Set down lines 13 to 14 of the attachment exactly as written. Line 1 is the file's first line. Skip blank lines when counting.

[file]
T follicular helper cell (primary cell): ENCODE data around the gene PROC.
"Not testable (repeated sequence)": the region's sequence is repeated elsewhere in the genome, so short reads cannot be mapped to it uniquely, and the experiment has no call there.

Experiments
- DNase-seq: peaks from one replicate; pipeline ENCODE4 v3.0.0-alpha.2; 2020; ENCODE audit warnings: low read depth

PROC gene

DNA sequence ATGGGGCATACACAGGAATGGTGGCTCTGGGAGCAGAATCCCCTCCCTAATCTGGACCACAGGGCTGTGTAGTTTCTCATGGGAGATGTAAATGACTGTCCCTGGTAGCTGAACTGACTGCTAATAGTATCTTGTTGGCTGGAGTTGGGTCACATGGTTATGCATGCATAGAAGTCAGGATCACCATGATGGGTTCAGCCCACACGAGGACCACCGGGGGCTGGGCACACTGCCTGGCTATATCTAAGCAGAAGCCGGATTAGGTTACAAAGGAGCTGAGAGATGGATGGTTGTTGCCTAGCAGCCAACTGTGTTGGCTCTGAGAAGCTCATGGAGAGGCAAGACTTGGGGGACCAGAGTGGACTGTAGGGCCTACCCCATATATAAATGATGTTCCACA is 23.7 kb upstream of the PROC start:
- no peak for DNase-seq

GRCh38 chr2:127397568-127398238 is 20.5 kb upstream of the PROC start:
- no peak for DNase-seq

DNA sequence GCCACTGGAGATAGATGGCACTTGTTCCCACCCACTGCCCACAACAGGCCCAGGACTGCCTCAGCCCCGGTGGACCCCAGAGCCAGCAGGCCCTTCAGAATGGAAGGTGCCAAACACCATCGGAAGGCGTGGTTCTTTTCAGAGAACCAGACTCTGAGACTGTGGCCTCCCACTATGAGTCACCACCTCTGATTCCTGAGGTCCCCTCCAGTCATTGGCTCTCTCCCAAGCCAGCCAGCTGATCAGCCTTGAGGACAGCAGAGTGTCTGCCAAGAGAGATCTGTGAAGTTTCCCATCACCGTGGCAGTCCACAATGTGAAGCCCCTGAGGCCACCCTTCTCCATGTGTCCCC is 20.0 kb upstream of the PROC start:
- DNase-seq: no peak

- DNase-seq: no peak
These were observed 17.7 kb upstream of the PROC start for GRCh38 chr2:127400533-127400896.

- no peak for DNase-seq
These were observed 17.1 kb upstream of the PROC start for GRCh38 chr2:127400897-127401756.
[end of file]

These were observed 17.7 kb upstream of the PROC start for GRCh38 chr2:127400533-127400896.

- no peak for DNase-seq